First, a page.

Let your gifted child set the pace


September 08, 1996|By Beverly Mills | Beverly Mills,SPECIAL TO THE SUN

Can someone please tell me how to recognize whether a 4-year-old is gifted? Should I have my child tested?

Susan Allen, Lebanon, Tenn.

You've watched in amazement as your child grouped his plastic dinosaurs by types, immersed himself in imaginary play for hours on end and one day simply picked up a book and started reading. All before going to kindergarten.

Seeing these signs of giftedness, parents often wonder, "What now?"

In last week's column, we talked about how to tell if your young child is gifted and whether a preschooler should take an I.Q. test. (Generally not, according to gifted-education experts, unless an I.Q. score is needed for placement in a specific program.)

This week, parents of gifted children and the experts talk about fostering the child's potential. Some of the most important things you can do are the simplest, like reading to your child. Follow the child's lead, and as hard as it may be, don't push.

"What your child needs is to be stimulated," says Ellen Winner, author of the newly published "Gifted Children: Myths and Realities" (Basic Books, $28).

Hands-on learning, doing and exploring are the best ways to enrich your gifted preschooler, says Sally Yahnke Walker, author of "The Survival Guide for Parents of Gifted Kids" (Free Spirit Publishing, $10.95).

If your preschooler shows an interest in insects, get a net and go hunting. Then look up what you find in a full-color bug book from the library. Visit a butterfly garden, or better yet, grow one in the back yard.

"Concentrate on making it fun," says parent Barbara Super of Eastlake, Ohio. "You shouldn't be focused on making a genius."

Avoid falling into the trap of signing your gifted preschooler up for every dance, dinosaur and art class that comes along.

"I think it's bad to over-schedule young children," Winner says. "Free time is important. That's when children discover."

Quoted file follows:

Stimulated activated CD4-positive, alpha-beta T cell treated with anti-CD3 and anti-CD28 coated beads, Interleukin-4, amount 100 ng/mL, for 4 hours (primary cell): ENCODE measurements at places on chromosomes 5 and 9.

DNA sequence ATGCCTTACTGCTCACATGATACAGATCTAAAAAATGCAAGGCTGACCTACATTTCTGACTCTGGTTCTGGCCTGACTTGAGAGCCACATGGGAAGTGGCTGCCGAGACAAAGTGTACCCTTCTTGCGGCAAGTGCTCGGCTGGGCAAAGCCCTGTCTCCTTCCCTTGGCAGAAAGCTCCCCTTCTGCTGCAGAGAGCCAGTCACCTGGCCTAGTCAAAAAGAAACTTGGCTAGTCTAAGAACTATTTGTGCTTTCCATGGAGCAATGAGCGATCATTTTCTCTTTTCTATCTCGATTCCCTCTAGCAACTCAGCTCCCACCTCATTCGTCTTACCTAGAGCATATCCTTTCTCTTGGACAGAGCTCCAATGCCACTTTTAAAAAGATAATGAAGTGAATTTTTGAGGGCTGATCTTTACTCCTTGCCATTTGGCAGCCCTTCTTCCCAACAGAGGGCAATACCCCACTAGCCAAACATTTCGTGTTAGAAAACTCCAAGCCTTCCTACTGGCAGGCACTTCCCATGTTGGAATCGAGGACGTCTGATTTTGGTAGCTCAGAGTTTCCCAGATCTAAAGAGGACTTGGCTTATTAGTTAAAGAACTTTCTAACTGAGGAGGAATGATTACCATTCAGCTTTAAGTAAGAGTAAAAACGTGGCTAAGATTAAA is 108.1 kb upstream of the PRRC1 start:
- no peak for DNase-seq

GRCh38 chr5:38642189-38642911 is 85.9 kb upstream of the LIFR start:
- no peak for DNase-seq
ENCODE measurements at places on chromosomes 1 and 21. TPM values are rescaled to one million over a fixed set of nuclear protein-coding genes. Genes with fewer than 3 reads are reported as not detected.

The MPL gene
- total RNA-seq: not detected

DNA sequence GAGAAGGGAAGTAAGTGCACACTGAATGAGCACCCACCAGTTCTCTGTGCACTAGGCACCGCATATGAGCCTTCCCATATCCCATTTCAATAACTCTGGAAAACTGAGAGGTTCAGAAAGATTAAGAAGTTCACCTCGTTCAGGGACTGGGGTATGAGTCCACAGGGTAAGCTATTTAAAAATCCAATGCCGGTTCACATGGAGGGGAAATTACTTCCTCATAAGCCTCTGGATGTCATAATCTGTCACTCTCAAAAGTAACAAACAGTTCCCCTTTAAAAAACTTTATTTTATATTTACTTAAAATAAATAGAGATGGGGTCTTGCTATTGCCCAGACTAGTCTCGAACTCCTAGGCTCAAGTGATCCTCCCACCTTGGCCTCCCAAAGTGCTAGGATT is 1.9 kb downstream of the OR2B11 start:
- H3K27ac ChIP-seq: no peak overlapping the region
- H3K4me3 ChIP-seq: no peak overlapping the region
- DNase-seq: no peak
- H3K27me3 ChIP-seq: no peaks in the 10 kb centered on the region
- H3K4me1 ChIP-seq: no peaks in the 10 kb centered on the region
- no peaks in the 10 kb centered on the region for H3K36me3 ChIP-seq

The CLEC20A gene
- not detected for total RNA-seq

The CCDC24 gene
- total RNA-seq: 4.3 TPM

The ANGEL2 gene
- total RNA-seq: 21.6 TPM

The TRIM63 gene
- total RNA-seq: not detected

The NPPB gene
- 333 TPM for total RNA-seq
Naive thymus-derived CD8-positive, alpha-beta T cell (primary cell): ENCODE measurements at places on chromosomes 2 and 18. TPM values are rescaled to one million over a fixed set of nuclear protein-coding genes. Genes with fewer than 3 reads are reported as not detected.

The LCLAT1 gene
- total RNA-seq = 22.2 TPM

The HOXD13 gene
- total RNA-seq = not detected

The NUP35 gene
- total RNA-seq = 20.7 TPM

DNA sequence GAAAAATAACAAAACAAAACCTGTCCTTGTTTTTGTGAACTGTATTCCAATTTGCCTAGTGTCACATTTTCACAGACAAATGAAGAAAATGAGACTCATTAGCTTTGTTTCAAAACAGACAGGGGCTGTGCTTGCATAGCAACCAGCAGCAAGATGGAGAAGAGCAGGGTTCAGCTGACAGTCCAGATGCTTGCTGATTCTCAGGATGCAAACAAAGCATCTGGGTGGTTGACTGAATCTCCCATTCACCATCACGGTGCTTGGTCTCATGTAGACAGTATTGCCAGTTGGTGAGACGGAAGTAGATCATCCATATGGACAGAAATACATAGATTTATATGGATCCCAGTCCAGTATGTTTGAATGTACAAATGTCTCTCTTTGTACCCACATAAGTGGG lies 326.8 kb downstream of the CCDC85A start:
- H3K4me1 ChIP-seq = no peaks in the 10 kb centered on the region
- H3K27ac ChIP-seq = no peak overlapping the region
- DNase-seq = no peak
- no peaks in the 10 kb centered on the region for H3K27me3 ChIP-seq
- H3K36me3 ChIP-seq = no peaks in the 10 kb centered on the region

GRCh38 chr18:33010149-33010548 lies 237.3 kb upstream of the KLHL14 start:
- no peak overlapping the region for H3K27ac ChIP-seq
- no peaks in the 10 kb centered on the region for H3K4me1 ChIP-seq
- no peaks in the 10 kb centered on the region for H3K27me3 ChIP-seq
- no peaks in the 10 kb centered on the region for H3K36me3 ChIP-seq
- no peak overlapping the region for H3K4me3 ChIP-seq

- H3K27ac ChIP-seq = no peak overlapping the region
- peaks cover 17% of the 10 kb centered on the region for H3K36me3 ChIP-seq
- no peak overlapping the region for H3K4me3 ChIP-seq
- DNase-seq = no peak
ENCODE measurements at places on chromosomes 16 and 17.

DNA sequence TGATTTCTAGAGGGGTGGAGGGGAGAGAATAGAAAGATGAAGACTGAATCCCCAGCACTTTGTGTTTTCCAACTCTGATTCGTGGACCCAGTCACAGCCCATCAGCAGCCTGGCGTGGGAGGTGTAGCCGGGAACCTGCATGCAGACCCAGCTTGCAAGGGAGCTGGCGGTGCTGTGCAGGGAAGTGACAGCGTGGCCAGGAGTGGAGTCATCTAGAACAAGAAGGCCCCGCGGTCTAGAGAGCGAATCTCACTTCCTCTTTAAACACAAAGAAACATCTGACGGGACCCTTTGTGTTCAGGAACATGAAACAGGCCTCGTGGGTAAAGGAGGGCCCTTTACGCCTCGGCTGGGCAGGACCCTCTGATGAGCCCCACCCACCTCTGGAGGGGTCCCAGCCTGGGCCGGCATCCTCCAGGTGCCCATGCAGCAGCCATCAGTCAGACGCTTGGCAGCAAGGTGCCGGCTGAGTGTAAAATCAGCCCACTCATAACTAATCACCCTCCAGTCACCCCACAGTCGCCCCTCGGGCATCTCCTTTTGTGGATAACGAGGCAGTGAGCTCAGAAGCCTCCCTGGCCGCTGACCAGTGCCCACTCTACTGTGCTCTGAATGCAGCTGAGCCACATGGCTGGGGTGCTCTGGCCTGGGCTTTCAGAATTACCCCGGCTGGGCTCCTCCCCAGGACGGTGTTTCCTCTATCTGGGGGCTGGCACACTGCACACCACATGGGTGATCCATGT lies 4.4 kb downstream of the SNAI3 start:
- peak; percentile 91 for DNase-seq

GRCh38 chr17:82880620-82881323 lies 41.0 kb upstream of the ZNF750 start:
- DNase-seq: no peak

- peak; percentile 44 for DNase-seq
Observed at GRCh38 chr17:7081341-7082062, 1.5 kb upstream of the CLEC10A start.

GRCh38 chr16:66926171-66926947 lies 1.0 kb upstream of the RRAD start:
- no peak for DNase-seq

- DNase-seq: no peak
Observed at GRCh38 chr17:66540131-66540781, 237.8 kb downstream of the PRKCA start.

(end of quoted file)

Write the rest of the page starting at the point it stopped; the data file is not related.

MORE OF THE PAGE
Focus on being the enabler, Winner says. There's no need to push the child, she says, because they're constantly doing that themselves. "I call it a rage to master," Winner says. "You beg them to stop to come to meals, and they don't want to."

Kaci O'Neal, a 15-year-old in gifted classes in Yelm, Wash., e-mailed Child Life with her first-hand advice to let your child set the pace.

"Everyone pressured me to be so good when all I wanted to be was a normal kid," she says.

Reading to your preschooler is another way to enrich, Walker and Winner agree. But Winner and Walker don't recommend teaching preschoolers to read. Many will "crack the code" themselves, Walker says, but others won't read until later. That's fine.

Here are more tips:

* Follow your child's lead as far as his interests, but introduce him to new topics, too.

* Even though gifted preschoolers may sometimes sound like miniature adults, consistent limits are still vital. All children derive security from the knowledge that their parents are in charge.

* "Don't assume your child is gifted in everything," Winner advises. In academics, children can be gifted verbally, mathematically or both. "There are many children who are far more gifted in one than the other."

* Read everything you can on gifted children and gifted education, recommends Rose Whittaker, a parent from Smyrna, Ga.

* Seek out other gifted children as playmates for your child to keep him from feeling isolated or alienated.

* Try not to put all your emphasis on your child's giftedness. DTC Make sure he knows you love him for who he is and not just his brain power.

* Join a support group of parents of gifted children to share ideas and information. (To find a group in your area, contact the coordinator of gifted programs in your school district or call the college of education at your local university.)

Free Spirit Publishing specializes in this area. For a free catalog or to order books, call (800) 735-7323.

Another invaluable resource is the American Association for Gifted Children. Its newsletter, published three times yearly, contains resource guides to a myriad of publications and programs relating to gifted children. Request a free copy by writing the association at 1121 W. Main St., Suite 100, Durham, N.C. 27705. Yearly membership is $25.

Can you help?

Here's a new question from a parent who needs your help. If you have tips, or if you have questions of your own, please call our toll-free hot line any time at (800) 827-1092. Or write to Child Life, 2212 The Circle, Raleigh, N.C. 27608, or send e-mail to bevmillol.com. Divorce dilemma: When parents are about to split up, what practical considerations do the children need? "I wonder about the timing of this with the beginning of school," says B.H. of Sarasota, Fla. "We will not be able to stay in our house permanently, but I wonder if we should put off moving to an apartment as long as we can. Or should we go ahead and get all the changes over with at once?"

Pub Date: 9/08/96

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